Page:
Of course, my dream job was to someday be in front of the camera, but I knew learning every aspect of creating a show would prove beneficial in the future. In order to get my foot in the door as an on-camera host, I came up with a plan. For every 30 days straight I worked, they would give me a few days compensatory time. I put these comp days together and would do a hunt on my own with the camera gear I purchased. Once I completed the hunt, I would edit the entire show and wait for an opening in the schedule. I then offered up my completed show for free and got the exposure I needed on TV. This is how I created my first on-camera opportunity, and I kept repeating the process, over and over. I was constantly looking for tasks others didn’t like to do, like our archery tip segment, and offered to do them all. I was looking for exposure and willing to do any amount of work needed to get it.
Luckily, a few manufacturers started noticing my hunts and asked about that camera girl named Melissa. Mathews Archery was coming out with a new women’s bow at the time called “the Jewel” and called to see if I could help with the release! I remember being up all night worrying about the shoot, but now I look back and see some wonderful ladies that have become my good friends. In the beginning, it was extremely intimidating to do a shoot while I was still just running cameras.
While I was still a full-time cameraman, I had some luck come my way. I was filming a trip in Africa, and another industry guy, Steve Johnson, gave me his kudu tag in a camp in Nambia. I was able to harvest a stunning kudu on the trip. It is something I will never forget, and the experience gave me credibility in the industry. It was all very spontaneous. My group grabbed my camera, threw a rifle in my hand and said, “He’s yours!” I dropped the bull in his tracks and that smile never left my face. That fall I hunted hard every spare moment and was able to harvest a 202” whitetail in Illinois after a pack of coyotes chased it to me. I got all of it on video, and I started gathering enough content in my free time to launch my own show. It was a slow pace for gathering footage, but all of my spare time was devoted to filming quality content and bagging trophy animals.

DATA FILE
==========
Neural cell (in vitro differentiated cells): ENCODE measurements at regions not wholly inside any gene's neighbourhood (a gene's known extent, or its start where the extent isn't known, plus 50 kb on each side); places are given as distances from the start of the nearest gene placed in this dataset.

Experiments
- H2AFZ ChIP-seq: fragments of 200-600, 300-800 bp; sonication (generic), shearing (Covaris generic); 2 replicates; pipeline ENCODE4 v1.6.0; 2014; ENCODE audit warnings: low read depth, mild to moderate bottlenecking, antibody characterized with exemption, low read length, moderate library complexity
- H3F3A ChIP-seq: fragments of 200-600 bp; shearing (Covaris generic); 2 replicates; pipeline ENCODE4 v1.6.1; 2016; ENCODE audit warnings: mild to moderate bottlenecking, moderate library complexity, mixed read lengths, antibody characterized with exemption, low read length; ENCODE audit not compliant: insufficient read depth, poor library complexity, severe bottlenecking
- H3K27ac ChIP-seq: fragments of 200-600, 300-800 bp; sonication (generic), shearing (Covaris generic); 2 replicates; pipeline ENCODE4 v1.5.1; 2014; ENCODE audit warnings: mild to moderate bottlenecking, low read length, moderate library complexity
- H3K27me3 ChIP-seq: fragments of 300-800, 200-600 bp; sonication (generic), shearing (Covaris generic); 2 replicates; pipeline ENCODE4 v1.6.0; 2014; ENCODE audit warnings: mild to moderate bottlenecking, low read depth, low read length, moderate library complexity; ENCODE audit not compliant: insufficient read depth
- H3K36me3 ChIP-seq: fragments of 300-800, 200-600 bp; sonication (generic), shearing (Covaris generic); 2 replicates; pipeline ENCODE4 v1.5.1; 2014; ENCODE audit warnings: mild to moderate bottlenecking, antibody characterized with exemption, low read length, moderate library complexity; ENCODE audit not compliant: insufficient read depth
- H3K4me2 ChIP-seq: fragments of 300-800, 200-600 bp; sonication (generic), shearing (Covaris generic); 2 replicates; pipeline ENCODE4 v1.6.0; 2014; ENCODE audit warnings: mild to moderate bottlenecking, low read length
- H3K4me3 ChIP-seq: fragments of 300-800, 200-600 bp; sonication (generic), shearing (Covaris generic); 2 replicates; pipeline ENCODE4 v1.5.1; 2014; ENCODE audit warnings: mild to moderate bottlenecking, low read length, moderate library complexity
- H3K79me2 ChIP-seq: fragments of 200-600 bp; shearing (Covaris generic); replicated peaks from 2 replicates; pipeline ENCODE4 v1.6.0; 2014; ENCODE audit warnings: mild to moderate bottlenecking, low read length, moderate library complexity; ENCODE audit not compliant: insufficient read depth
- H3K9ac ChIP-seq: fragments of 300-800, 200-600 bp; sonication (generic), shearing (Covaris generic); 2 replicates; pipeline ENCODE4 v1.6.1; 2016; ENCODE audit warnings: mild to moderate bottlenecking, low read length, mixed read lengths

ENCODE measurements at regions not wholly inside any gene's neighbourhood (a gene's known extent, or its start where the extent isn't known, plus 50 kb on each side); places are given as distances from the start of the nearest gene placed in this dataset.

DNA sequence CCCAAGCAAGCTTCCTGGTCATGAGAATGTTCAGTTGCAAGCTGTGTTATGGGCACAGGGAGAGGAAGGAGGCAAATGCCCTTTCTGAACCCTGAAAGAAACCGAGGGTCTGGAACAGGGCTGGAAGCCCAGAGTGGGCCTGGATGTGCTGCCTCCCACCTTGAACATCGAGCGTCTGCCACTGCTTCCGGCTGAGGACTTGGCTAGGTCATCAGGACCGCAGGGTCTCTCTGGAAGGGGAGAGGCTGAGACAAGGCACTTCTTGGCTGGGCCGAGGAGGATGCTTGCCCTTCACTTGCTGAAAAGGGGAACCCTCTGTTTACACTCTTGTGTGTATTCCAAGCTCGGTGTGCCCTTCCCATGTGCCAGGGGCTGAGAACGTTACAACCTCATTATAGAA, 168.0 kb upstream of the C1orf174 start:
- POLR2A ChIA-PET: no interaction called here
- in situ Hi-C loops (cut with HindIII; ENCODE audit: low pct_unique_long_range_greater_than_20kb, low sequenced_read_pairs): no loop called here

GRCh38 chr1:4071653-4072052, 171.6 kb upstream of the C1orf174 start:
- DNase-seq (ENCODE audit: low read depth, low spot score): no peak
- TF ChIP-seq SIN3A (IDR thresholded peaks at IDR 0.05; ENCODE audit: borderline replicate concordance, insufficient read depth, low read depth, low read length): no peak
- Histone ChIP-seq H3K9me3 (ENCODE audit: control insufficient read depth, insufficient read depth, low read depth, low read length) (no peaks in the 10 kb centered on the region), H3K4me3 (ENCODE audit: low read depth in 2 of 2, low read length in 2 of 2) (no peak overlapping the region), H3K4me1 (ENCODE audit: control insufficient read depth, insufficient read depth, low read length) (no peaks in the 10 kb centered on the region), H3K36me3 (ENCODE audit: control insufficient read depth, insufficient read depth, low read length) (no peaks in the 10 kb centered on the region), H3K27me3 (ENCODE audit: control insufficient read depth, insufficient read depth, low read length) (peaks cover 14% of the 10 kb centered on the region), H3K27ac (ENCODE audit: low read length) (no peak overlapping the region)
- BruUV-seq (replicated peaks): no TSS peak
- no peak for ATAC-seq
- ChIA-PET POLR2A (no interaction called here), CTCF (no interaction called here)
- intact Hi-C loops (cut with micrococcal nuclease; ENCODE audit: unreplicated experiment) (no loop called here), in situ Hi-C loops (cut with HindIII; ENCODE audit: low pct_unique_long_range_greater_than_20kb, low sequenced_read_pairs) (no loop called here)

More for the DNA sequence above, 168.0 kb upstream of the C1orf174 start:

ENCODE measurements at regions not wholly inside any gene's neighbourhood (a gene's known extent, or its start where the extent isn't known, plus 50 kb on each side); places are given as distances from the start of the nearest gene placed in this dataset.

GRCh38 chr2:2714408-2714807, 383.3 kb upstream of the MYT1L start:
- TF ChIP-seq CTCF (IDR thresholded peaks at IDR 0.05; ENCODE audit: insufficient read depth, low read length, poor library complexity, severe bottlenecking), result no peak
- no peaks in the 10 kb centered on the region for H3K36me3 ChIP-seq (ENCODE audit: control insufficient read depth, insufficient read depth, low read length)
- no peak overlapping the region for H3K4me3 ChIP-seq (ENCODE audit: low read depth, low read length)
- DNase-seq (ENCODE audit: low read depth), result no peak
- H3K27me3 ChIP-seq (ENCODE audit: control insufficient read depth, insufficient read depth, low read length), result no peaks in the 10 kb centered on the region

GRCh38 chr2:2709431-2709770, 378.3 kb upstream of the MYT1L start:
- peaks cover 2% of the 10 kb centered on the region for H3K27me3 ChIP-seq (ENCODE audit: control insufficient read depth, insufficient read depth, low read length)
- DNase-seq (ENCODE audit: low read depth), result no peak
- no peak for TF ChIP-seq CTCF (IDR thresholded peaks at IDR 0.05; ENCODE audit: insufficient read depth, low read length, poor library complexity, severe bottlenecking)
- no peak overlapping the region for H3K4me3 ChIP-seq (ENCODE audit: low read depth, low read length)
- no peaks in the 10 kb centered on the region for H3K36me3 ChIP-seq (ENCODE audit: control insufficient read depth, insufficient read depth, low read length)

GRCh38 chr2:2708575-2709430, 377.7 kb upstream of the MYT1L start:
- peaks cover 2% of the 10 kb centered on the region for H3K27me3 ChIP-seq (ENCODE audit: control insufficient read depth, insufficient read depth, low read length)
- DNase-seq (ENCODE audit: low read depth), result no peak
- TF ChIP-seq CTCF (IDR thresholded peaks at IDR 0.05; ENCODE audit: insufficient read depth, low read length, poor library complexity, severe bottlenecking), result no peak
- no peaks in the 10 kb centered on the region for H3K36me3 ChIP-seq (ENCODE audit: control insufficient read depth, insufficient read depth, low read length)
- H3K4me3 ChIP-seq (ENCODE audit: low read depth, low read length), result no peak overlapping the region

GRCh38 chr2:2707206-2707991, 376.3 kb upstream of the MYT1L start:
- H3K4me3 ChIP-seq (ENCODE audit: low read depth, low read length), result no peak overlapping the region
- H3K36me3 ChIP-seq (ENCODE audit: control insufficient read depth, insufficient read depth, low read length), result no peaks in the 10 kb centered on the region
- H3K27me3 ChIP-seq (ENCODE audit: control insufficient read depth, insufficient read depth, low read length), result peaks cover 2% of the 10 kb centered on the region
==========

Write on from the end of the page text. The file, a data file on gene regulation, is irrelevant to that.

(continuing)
After I had accumulated plenty of footage for my first season and understood every step of creating outdoor television, I decided to break away and create my own production company. I settled on the name Deadly Passion with the help of Carrie Lapka. She helped me come up with an entire list of options, but hunting was my passion. I do wish I still had that list as it would be interesting to see what the other options were, but Deadly Passion was a perfect fit.
The next step was securing airtime. I still remember how I felt signing the paperwork to get my show on Sportsman Channel. I had no idea if I’d be able to sell sponsorships, but I knew if I didn’t have an airtime spot for my show to air, nobody would be interested. As collateral I listed my newly purchased townhome and truck. This is what I call extreme motivation. I was literally risking everything just for a chance to make it on TV. In the beginning, many of my hunts were self-filmed. Not because I wanted to, but I simply didn’t have the money to hire a cameraman for every hunt.